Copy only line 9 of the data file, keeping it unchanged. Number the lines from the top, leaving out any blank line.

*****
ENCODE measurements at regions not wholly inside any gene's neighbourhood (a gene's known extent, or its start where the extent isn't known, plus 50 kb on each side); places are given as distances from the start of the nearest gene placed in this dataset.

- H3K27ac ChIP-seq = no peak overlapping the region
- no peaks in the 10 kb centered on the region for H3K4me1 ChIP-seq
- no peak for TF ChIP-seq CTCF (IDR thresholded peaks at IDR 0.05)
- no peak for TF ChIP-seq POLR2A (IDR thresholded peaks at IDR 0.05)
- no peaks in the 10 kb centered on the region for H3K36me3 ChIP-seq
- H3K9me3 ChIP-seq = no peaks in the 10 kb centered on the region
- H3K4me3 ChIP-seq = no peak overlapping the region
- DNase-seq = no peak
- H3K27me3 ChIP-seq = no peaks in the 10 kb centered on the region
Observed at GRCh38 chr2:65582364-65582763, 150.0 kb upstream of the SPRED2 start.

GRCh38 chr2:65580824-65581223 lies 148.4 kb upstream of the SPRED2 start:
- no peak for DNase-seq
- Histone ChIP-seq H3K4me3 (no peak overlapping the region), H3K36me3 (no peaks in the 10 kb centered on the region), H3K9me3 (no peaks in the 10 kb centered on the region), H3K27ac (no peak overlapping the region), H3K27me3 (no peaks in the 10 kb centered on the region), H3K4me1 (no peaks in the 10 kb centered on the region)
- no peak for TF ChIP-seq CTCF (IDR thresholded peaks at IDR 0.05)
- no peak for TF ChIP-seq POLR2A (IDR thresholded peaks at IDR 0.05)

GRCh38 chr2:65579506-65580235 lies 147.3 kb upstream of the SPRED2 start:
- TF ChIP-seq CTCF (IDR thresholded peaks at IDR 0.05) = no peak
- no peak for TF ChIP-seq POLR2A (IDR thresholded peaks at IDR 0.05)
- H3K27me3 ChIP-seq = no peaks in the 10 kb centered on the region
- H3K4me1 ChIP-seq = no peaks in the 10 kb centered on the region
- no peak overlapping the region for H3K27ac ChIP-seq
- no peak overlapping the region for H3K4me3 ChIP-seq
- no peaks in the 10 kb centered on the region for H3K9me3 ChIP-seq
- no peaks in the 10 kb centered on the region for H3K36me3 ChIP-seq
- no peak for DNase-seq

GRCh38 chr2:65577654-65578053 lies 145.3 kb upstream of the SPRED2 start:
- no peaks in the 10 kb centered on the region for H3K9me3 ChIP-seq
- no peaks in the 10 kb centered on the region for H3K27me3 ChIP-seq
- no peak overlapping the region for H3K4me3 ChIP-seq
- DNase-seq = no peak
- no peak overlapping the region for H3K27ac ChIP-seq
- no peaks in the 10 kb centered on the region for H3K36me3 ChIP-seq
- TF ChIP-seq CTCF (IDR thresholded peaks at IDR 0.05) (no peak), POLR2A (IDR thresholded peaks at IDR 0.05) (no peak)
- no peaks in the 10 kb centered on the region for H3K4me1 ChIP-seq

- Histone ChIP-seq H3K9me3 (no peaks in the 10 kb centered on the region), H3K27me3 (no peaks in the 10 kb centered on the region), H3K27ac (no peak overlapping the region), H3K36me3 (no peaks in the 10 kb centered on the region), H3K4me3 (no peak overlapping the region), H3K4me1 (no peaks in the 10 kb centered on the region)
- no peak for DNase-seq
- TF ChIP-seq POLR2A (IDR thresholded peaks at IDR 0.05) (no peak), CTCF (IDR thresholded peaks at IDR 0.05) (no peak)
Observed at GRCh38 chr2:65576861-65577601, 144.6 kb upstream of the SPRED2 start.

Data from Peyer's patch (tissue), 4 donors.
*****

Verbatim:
- DNase-seq = no peak